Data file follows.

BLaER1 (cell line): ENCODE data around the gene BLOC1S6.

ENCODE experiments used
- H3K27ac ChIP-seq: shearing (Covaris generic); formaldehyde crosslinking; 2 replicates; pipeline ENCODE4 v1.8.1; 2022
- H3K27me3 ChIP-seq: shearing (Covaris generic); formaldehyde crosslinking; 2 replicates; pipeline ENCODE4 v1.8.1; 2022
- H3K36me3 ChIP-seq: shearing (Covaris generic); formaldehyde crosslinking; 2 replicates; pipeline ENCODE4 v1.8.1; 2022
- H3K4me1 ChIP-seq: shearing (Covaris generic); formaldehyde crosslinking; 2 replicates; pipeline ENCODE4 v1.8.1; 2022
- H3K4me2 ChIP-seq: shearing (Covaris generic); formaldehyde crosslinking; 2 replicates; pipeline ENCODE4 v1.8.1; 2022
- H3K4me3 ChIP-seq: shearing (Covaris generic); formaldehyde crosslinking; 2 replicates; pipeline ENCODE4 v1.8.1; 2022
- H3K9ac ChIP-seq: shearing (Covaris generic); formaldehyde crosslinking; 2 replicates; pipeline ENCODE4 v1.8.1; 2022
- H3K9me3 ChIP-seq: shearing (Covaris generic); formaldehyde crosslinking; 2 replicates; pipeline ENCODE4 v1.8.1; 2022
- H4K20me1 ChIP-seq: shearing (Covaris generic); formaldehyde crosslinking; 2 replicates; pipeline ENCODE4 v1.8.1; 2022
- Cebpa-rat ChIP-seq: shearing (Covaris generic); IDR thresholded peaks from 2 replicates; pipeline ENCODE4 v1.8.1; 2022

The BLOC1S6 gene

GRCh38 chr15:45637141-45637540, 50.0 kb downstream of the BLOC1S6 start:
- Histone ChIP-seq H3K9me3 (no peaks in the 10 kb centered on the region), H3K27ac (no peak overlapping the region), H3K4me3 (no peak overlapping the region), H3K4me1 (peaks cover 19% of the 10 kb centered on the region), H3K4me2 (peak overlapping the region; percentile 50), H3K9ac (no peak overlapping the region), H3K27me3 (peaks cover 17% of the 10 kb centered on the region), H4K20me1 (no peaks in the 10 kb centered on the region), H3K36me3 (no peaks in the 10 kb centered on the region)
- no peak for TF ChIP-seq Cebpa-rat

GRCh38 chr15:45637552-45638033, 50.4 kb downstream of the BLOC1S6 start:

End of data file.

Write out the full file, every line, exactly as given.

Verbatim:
BLaER1 (cell line): ENCODE data around the gene BLOC1S6.

ENCODE experiments used
- H3K27ac ChIP-seq: shearing (Covaris generic); formaldehyde crosslinking; 2 replicates; pipeline ENCODE4 v1.8.1; 2022
- H3K27me3 ChIP-seq: shearing (Covaris generic); formaldehyde crosslinking; 2 replicates; pipeline ENCODE4 v1.8.1; 2022
- H3K36me3 ChIP-seq: shearing (Covaris generic); formaldehyde crosslinking; 2 replicates; pipeline ENCODE4 v1.8.1; 2022
- H3K4me1 ChIP-seq: shearing (Covaris generic); formaldehyde crosslinking; 2 replicates; pipeline ENCODE4 v1.8.1; 2022
- H3K4me2 ChIP-seq: shearing (Covaris generic); formaldehyde crosslinking; 2 replicates; pipeline ENCODE4 v1.8.1; 2022
- H3K4me3 ChIP-seq: shearing (Covaris generic); formaldehyde crosslinking; 2 replicates; pipeline ENCODE4 v1.8.1; 2022
- H3K9ac ChIP-seq: shearing (Covaris generic); formaldehyde crosslinking; 2 replicates; pipeline ENCODE4 v1.8.1; 2022
- H3K9me3 ChIP-seq: shearing (Covaris generic); formaldehyde crosslinking; 2 replicates; pipeline ENCODE4 v1.8.1; 2022
- H4K20me1 ChIP-seq: shearing (Covaris generic); formaldehyde crosslinking; 2 replicates; pipeline ENCODE4 v1.8.1; 2022
- Cebpa-rat ChIP-seq: shearing (Covaris generic); IDR thresholded peaks from 2 replicates; pipeline ENCODE4 v1.8.1; 2022

The BLOC1S6 gene

GRCh38 chr15:45637141-45637540, 50.0 kb downstream of the BLOC1S6 start:
- Histone ChIP-seq H3K9me3 (no peaks in the 10 kb centered on the region), H3K27ac (no peak overlapping the region), H3K4me3 (no peak overlapping the region), H3K4me1 (peaks cover 19% of the 10 kb centered on the region), H3K4me2 (peak overlapping the region; percentile 50), H3K9ac (no peak overlapping the region), H3K27me3 (peaks cover 17% of the 10 kb centered on the region), H4K20me1 (no peaks in the 10 kb centered on the region), H3K36me3 (no peaks in the 10 kb centered on the region)
- no peak for TF ChIP-seq Cebpa-rat

GRCh38 chr15:45637552-45638033, 50.4 kb downstream of the BLOC1S6 start: